Upper Intermediate Italian Lesson 7

I arrived first (as usual!) and for five minutes was chatting with the teacher. Was quite nice actually.  They’ve been in the UK for 5 years and are from Rome. Then another student arrived, which was nice too. A relief for the teacher, methinks 🙂 (Well it would be for me if I were in the teacher’s shoes!) I feel quite relaxed tonight. Nice and calm.

Intendersi – to be understood/to be knowledgeable about

Another five minutes, another student arrived. We’re talking about how to find a nice house. One of the students is between houses, staying at a friends.

  • bisogna accontentarsi
  • non ci sarà mai la casa perfetta

Oooo newsletter. My two weeks ago homework, perhaps. Yes…one of the other students has also done it so it seems more likely we will do something with it. Yep. So I suppose this means I will have to do homework this week to make another one in case we do it in a future lesson again.

Quest’anno a gennaio, 582,538 persone di 209 paesi SI sono iscritte a uno sfida globale – Veganuary. Questa sfida richiede a ciascun partecipante che l’accetta di evitare l’uso di ogni prodotto animale, cioè, provare di  a vivere vegano-a modo vegano. Lo scopo di questa sfida e di proteggere sia gli animali che l’ambiente e, faccendo cosi faccendo, migliorare persino la salute dei partecipanti. Questa volta la gente pensano anche a Covid perché si vogliono anche evitare altri pandemici pandemie. UnA gran parte di loro continuano a seguire uno stilo di vita vegano.

Not bad! Especially given how hastily done it was and how tired I was at the time. We didn’t use the other student’s this time so actually that will likely be for next week, meaning it is less urgent for me to make another one! We gave mine a title Veganaio: come ti salvi il mondo. Wow, turns out one of the other students is vegan too. Another doesn’t have eggs or milk but has meat sometimes.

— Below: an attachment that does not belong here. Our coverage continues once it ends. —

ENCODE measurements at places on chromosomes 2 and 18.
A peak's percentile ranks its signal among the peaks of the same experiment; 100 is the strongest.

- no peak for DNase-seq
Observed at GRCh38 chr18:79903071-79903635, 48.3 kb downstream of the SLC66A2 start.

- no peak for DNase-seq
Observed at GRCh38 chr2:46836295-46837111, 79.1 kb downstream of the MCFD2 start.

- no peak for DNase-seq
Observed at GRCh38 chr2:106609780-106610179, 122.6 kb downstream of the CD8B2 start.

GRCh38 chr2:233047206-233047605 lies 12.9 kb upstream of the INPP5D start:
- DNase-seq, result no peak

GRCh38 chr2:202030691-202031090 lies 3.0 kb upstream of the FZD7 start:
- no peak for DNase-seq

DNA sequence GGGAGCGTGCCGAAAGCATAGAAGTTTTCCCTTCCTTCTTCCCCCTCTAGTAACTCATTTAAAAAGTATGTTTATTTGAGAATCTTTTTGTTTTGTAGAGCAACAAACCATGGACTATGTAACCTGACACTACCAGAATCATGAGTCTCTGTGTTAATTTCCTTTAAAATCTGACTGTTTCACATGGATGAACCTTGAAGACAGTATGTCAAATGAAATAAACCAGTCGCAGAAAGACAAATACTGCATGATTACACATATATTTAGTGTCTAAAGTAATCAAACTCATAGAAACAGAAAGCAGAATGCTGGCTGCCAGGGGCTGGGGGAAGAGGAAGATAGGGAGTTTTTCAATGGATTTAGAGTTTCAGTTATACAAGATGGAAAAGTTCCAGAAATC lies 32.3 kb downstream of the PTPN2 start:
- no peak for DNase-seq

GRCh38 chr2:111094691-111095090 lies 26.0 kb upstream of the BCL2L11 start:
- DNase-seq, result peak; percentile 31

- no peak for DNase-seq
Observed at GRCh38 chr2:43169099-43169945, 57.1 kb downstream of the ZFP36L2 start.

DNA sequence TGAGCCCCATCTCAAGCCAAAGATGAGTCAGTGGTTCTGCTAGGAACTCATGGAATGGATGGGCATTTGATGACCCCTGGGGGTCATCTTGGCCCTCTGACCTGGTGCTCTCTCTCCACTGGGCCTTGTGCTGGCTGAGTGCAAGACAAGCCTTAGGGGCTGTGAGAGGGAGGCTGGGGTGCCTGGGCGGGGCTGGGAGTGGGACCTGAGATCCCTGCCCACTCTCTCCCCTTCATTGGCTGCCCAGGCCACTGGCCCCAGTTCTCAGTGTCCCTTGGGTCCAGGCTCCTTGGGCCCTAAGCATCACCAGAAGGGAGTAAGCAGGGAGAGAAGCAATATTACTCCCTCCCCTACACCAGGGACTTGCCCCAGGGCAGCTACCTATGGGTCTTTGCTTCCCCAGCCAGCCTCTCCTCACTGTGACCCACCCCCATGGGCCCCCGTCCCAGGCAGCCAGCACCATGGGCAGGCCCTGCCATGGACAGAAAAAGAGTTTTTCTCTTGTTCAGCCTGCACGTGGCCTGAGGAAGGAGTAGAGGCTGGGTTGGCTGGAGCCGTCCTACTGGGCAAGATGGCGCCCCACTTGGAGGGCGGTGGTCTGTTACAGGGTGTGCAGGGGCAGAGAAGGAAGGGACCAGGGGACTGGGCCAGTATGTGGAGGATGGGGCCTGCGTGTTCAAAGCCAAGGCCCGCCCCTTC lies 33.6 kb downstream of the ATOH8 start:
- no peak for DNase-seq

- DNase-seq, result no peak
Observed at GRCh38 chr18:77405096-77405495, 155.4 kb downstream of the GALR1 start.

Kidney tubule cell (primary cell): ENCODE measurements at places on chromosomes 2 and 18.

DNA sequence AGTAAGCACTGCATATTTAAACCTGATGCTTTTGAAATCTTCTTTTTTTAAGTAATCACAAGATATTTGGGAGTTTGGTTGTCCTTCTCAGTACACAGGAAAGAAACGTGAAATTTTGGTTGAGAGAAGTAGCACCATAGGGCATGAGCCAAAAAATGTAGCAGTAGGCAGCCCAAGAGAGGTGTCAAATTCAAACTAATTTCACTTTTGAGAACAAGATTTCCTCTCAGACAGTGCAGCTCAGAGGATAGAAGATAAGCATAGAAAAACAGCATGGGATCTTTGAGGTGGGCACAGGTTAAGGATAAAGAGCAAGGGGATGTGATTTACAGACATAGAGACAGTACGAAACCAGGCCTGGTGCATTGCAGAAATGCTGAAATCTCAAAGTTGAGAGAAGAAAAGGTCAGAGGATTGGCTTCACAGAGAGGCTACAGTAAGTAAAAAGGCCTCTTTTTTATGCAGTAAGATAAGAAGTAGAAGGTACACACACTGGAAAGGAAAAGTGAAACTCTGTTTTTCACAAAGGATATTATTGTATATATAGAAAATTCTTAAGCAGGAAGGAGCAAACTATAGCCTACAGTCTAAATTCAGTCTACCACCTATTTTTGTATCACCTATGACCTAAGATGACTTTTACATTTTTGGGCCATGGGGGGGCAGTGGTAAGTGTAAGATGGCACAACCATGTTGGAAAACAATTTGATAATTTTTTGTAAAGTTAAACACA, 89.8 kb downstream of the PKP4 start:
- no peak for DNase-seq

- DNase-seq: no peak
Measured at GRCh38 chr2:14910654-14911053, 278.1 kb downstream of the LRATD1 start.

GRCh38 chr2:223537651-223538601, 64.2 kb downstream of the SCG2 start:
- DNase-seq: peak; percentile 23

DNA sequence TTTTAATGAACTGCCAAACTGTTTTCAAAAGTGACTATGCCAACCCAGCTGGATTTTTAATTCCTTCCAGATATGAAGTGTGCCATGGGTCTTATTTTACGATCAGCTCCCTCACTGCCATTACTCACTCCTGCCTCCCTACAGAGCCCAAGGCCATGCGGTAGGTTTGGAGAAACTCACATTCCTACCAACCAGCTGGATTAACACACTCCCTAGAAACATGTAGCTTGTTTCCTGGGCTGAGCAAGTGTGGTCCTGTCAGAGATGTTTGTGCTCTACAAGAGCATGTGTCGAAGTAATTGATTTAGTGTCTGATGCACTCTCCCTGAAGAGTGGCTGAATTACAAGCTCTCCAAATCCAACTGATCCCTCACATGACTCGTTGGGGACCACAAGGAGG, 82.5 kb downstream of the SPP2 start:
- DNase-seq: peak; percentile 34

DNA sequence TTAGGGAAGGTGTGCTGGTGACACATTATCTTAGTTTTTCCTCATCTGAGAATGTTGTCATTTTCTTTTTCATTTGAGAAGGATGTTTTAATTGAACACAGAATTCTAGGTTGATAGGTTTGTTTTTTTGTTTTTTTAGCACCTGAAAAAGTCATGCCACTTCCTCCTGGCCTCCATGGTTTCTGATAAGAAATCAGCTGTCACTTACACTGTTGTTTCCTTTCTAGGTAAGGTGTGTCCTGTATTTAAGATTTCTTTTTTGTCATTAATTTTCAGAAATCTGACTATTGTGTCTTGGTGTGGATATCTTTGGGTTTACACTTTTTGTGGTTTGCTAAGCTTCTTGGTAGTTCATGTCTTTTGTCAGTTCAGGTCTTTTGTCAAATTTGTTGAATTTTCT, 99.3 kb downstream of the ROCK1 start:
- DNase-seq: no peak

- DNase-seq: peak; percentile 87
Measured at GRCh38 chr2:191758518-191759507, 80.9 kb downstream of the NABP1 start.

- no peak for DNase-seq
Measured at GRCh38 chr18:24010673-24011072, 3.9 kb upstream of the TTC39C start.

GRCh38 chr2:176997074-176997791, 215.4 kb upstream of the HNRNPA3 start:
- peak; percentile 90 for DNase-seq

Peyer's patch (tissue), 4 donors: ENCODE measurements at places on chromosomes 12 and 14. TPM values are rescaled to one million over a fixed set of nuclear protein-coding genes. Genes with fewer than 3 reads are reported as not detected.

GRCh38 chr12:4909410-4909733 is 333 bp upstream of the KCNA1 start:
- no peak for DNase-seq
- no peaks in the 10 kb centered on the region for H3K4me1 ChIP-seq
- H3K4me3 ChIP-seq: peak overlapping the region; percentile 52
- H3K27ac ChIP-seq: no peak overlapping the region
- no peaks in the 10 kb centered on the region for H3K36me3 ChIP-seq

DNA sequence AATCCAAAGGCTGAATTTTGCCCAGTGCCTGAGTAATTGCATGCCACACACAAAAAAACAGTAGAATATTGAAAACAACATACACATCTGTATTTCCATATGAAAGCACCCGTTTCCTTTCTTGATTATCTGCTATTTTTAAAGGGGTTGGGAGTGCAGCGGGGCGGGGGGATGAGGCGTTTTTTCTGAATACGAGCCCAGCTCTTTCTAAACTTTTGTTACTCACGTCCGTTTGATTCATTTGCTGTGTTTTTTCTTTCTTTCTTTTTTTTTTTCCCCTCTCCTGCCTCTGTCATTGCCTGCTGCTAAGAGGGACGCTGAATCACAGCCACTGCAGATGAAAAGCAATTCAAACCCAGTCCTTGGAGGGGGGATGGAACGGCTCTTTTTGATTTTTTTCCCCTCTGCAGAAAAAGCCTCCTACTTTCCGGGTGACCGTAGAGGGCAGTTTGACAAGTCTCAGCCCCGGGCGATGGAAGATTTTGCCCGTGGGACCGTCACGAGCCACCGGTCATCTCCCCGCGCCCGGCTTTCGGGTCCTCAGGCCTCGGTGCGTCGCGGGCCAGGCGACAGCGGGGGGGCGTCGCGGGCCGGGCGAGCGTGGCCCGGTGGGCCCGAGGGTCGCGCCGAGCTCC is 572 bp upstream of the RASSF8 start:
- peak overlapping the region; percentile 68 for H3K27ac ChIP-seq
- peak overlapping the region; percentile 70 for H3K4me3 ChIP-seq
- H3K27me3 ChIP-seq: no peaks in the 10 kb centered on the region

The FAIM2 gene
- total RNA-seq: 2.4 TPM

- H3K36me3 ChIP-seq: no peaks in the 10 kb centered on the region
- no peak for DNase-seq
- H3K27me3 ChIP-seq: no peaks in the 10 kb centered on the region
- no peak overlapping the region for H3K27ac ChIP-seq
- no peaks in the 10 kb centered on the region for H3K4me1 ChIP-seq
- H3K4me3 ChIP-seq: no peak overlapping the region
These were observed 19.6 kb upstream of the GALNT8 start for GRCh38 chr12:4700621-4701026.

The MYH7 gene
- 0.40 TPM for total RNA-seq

Cacciatori-raccoglitori – hunter-gatherers

Course we end up having a discussion about veganism hehe. Good fun.

Un essere senziente – a sentient being

As ever, I feel sad that I haven’t been able to CHAT with the other students during this course. Even with just the limited exchanges through the teacher that there have been, I am getting quite fond of them!

Avere a cuore – hold something close to heart e.g. avere a cuore gli animali

p.17

Funnily enough it’s the facing page to the one with the fridges from the first lesson! Short text. No read silently time and I didn’t bother to ask again for it this time. Just cope! Ooops I was so busy trying to get my head around the text I am not entirely sure what the follow up task is – to make questions or to answer the ones below the text!

BREAK TIME

Am back a minute or two early it seems. And it is create questions (I used the time to ask). I thought it was but then I wasn’t sure. I should have more faith in myself!

Qual è il problema secondo Alberoni?

There we go.

My fellow vegan isn’t back yet.  But the other student is so we ask our questions through the teacher. And discuss the topic a bit.

The teacher feeds in vocab (like the above) in the chat box as we go.

È importante avere una diversa percezione individuale.

Ah! Now we are returning to those pronouns that we started at the end of last lesson! We do a series of grammar exercises of the sort that are in grammar books like Murphy’s English Grammar in Use for Italian but with explanation in English rather than Italian. The other student and I are asked in turn to answer. But we don’t do them by ourselves first. Which is ok because this is familiar ground.  Then we have to complete a table in the course book.

P. 92